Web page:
We are using cookies to implement functions like login, shopping cart or language selection for this website. Furthermore we use Google Analytics to create anonymized statistical reports of the usage which creates Cookies too. You will find more information in our privacy policy.
OK, I agree I do not want Google Analytics-Cookies
Quintessence International



Forgotten password?


Quintessence Int 40 (2009), No. 3     6. Feb. 2009
Quintessence Int 40 (2009), No. 3  (06.02.2009)

Page 203-214, PubMed:19417884

Shrinkage and hardness of dental composites acquired with different curing light sources
Clifford, Stephen S. / Roman-Alicea, Karla / Tantbirojn, Daranee / Versluis, Antheunis
Objectives: Curing light sources propel the photopolymerization process. The effect of 3 curing units on polymerization shrinkage and depth of cure was investigated.
Method and Materials: The curing lights were a conventional and a soft-start quartz-tungstenhalogen (QTH) light source and a light-emitting diode (LED) source. The soft-start QTH and LED intensity outputs were 9% and 17% less than the conventional QTH source, respectively. For a 40-second light cure, the light energy was 32% and 14% lower, respectively. The light sources were applied to 4 restorative composites (microfilled, 2 hybrids, and nanofilled). For each light unit-composite combination, the development of postgel shrinkage during polymerization was measured with strain gauges (n = 15), and the Knoop hardness was tested at 0.5-mm-depth increments to assess degree of cure 15 minutes after polymerization (n = 5). The results were statistically analyzed with 2-way ANOVA at .05 significance level, followed by pairwise comparisons.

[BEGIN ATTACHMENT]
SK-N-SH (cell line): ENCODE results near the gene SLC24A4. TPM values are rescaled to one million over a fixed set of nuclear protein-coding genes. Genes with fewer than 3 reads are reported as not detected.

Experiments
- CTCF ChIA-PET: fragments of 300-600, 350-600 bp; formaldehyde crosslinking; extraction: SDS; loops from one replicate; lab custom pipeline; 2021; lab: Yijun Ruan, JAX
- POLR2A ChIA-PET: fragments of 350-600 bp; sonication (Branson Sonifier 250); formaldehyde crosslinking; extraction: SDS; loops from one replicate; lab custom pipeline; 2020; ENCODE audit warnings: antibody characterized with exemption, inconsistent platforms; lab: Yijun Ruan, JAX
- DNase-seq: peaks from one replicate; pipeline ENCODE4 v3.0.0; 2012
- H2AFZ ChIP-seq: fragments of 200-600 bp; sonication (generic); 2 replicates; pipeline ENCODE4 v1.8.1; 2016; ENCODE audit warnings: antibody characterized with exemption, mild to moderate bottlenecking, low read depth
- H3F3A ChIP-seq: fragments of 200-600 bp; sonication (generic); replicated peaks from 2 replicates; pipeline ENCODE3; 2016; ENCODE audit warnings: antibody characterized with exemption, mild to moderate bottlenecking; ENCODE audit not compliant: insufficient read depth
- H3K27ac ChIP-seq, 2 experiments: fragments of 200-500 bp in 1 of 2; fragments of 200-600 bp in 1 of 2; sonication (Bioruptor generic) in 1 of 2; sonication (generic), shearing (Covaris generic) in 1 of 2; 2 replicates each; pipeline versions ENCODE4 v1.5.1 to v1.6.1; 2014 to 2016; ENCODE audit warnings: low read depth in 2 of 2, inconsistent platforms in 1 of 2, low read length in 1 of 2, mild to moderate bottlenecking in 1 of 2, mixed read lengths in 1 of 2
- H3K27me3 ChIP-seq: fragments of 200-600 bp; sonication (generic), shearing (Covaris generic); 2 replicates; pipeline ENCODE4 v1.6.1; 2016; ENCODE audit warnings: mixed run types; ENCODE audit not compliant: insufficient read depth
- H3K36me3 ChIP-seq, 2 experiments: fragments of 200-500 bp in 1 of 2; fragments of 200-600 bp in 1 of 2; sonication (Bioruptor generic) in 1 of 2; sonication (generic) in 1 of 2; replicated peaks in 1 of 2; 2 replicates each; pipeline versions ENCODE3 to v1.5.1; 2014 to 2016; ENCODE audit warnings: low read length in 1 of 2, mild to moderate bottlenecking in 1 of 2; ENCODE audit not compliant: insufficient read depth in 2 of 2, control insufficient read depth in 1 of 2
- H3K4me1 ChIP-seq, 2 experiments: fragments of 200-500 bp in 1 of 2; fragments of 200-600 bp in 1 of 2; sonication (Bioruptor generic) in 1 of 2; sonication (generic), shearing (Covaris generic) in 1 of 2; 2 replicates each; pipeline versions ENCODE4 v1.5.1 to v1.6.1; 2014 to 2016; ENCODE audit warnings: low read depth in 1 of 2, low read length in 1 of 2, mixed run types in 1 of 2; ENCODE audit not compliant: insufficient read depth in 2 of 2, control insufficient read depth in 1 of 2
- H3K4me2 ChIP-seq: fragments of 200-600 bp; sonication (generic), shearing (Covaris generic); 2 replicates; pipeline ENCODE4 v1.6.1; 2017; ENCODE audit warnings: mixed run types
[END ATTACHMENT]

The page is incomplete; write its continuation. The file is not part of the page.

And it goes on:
Results: Both factors, light source and composite, significantly affected postgel shrinkage and hardness (P < .05). The conventional QTH unit generally produced the highest shrinkage and hardness (at composite surface and 2-mm depth). The soft-start QTH unit generated the least shrinkage but achieved the lowest depth of cure. The resulting values for the LED unit were mostly in between the results of the other 2 units.
Conclusion: Curing lights should provide sufficient light energy to thoroughly cure composite restorations, which might be achieved without compromising shrinkage stresses if initial intensity is reduced.

Keywords: composite, cure, curing light, hardness, light energy, light intensity, shrinkage, soft start